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New volunteer police officers join Hertfordshire

13 Jan 2020
  • Five new volunteer police officers start work

  • We're looking for more Special Constables

  • If you'd like to know more, register for next week's information evening

Five new Special Constables will be joining their first shifts across Hertfordshire after being formally welcomed into the constabulary at their attestation ceremony.

And if you’d like to become a volunteer police officer, we have a few places left at our next information evening on Wednesday 22 January at Police Headquarters in Welwyn Garden City for people to find out more. Email to register:

Special Constables have full police powers, uniform and protective equipment and work alongside the regular force.

During 11 weeks of training, new recruits learnt about basic law around theft, public order, assaults, traffic, powers of arrest and Stop and Search. They also used a virtual learning environment, which trained them in legislation.

Each graduate went through a rigorous selection process and had to pass a final exam and practical assessments to enable them to qualify for the role of Special Constable.

The new Special Constables who graduated at Police Headquarters on Thursday 9 January are:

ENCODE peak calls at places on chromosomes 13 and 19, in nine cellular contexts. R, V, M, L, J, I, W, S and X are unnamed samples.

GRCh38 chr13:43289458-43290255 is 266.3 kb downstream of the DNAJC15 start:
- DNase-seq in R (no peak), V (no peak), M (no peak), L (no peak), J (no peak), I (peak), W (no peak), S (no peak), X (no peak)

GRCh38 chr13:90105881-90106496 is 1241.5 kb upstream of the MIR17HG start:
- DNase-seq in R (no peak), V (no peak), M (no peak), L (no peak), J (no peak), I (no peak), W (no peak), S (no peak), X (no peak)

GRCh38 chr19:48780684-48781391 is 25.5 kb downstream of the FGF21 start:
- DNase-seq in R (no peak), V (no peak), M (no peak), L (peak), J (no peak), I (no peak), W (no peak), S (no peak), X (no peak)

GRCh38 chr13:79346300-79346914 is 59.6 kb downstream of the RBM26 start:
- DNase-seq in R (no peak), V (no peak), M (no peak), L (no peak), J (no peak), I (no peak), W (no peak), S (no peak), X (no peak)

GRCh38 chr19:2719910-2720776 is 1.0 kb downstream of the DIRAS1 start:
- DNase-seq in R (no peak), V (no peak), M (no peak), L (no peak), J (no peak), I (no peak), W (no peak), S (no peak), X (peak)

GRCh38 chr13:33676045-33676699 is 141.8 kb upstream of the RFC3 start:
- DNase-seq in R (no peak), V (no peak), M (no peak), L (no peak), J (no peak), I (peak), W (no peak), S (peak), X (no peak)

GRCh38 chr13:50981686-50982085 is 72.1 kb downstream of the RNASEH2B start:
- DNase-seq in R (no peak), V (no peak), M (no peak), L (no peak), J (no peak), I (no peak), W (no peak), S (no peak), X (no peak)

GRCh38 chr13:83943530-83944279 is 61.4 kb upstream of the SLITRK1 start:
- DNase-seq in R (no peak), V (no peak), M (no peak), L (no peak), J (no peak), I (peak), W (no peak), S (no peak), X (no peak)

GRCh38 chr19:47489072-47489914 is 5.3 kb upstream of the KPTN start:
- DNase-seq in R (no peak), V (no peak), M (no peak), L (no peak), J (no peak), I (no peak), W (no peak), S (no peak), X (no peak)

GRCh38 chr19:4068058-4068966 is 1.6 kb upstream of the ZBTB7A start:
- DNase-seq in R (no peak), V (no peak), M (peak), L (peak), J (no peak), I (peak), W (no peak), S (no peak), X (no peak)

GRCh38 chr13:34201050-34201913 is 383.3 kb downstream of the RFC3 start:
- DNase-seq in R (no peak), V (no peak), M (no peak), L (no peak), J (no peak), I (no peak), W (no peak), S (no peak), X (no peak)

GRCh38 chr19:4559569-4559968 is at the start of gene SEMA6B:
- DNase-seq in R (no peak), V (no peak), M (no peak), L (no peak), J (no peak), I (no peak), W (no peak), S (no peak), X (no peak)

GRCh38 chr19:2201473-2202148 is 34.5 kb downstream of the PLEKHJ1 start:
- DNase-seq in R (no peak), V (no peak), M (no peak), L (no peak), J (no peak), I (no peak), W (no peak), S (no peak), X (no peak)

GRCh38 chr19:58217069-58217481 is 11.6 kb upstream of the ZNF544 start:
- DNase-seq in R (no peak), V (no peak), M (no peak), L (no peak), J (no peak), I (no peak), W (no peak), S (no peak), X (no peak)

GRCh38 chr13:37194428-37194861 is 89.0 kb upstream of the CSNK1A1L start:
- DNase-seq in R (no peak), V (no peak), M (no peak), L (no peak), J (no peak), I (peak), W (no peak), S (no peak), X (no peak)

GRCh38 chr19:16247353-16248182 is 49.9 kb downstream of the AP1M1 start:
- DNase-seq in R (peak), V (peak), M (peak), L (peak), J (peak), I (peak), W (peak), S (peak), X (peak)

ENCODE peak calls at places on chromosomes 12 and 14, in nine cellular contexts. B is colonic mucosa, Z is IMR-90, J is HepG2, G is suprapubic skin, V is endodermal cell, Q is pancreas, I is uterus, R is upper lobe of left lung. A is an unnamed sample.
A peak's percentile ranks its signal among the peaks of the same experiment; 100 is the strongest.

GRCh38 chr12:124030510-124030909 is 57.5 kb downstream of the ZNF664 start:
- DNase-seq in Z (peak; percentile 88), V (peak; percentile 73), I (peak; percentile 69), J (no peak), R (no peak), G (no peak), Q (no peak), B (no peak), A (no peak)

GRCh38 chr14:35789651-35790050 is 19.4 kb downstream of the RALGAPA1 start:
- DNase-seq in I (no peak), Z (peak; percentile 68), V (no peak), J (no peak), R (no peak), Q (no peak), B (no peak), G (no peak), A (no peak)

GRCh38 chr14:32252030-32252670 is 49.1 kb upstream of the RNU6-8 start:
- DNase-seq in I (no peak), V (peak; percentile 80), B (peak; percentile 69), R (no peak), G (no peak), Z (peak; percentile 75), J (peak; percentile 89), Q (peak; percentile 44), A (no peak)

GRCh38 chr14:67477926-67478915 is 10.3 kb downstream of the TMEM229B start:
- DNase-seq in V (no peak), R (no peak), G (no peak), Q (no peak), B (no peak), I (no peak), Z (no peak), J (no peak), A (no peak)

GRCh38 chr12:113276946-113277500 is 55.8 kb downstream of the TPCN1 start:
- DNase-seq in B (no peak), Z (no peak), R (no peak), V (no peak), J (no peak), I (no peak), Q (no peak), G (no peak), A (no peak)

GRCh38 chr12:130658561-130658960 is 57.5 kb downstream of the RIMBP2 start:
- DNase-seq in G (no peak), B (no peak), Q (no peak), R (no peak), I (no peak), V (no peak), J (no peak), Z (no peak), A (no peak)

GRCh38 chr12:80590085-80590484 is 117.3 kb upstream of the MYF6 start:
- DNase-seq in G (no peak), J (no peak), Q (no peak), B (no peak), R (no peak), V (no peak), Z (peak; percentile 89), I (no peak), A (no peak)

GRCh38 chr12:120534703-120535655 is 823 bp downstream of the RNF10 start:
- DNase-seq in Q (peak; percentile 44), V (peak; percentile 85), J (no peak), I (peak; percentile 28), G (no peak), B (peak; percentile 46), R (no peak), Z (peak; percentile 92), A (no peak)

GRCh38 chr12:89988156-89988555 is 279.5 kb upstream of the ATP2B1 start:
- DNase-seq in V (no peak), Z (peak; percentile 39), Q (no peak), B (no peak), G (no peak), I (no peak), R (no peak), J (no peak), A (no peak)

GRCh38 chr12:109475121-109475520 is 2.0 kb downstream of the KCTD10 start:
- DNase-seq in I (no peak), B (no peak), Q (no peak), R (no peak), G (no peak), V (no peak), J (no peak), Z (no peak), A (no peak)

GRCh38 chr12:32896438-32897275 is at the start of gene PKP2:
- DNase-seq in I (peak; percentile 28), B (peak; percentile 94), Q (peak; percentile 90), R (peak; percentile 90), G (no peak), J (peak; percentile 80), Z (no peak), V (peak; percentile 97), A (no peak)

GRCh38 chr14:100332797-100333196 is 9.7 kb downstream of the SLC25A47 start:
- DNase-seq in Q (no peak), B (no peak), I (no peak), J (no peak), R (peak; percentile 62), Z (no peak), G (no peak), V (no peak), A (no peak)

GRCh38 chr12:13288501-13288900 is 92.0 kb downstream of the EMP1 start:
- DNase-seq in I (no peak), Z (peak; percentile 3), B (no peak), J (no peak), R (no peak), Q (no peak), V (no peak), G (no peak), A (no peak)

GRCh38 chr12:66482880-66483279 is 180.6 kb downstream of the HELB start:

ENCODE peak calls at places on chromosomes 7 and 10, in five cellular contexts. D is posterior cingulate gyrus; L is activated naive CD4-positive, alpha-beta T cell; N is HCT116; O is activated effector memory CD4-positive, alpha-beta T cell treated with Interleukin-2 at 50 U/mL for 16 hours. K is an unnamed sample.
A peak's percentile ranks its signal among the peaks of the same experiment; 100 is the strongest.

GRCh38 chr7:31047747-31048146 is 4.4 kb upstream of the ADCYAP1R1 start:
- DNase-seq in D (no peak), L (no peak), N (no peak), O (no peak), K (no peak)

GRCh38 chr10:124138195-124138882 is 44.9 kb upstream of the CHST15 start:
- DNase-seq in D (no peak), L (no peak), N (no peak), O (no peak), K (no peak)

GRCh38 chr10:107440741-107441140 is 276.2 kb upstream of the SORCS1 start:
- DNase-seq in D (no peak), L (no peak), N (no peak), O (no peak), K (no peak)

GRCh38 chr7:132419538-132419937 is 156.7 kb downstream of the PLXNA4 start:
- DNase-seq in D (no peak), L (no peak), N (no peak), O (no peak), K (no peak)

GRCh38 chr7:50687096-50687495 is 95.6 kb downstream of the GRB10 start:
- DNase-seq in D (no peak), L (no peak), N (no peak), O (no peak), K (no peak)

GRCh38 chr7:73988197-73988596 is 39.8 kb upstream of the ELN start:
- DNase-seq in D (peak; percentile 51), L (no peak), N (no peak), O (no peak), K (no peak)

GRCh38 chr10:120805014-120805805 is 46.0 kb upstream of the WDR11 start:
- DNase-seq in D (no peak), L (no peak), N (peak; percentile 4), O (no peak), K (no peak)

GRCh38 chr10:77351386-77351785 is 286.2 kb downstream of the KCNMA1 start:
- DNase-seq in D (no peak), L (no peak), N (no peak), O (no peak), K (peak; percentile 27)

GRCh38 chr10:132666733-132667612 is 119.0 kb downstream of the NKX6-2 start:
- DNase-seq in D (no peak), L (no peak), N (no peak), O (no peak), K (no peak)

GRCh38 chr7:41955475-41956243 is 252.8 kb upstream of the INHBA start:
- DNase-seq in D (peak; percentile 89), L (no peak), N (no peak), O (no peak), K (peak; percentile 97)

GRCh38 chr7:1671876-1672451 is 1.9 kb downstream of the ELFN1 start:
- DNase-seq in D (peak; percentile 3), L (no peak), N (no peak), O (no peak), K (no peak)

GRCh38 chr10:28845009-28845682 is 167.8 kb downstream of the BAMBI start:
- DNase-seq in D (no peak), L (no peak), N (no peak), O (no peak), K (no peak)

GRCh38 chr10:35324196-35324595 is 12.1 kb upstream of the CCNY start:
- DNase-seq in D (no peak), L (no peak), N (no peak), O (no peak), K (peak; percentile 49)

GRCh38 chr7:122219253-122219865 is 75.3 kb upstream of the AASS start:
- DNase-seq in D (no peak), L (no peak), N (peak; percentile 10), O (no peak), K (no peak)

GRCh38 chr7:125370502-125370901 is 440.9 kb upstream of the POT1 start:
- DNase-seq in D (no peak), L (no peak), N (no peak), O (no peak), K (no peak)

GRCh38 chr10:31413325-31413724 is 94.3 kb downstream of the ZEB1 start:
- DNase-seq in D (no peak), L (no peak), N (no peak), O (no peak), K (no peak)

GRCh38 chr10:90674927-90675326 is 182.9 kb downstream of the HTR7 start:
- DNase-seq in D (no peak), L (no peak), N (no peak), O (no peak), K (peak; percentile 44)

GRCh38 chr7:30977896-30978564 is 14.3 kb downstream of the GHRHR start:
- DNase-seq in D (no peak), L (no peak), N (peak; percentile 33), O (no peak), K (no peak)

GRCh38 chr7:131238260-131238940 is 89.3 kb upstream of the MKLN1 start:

• James Riddick who works in water safety.


  • Holly Wilkinson who works in IT.

St Albans

  • Rhiannon Ellis and Jade Gransby who are both studying criminology and criminal justice at university.


  • Sophie O’Connor who works in the Force Control Room here at Hertfordshire Constabulary.

They were joined on the evening by family, friends and local dignitaries, including Broxbourne Mayor Steven Wortley, Dacorum Mayor Terry Douris, St Albans Mayor Janet Smith, Welwyn Hatfield Mayor Roger Trigg and Watford Vice Chairman Aga Dychton.Over the next 12 months, the new recruits will continue their training, allowing them to pass out as substantive Special Constables once they are assessed as fit for independent patrol.

Assistant Chief Constable Matt Nicholls awarded the Specials with their certificates, said: “I was delighted to welcome these new Special Constables to our team. The work that Specials do is vital in helping us to police the county. I wish them all well as they embark on their first shifts and hope other people feel inspired to volunteer, too.”

Special Constabulary Chief Officer, Mark Kendrew said: “Our new volunteers have been through a rigorous recruitment process and spent a number of weeks completing the intensive training required to fulfil the role of a Special Constable.

“Becoming a Special Constable brings with it the promise of being involved in something exciting, worthwhile and that makes a real difference in the local community as well as having the chance to learn new skills. I have no doubt they will make a significant contribution to policing in Hertfordshire.”

If you’re interested in joining the Special Constabulary, visit and register for our information evening by emailing

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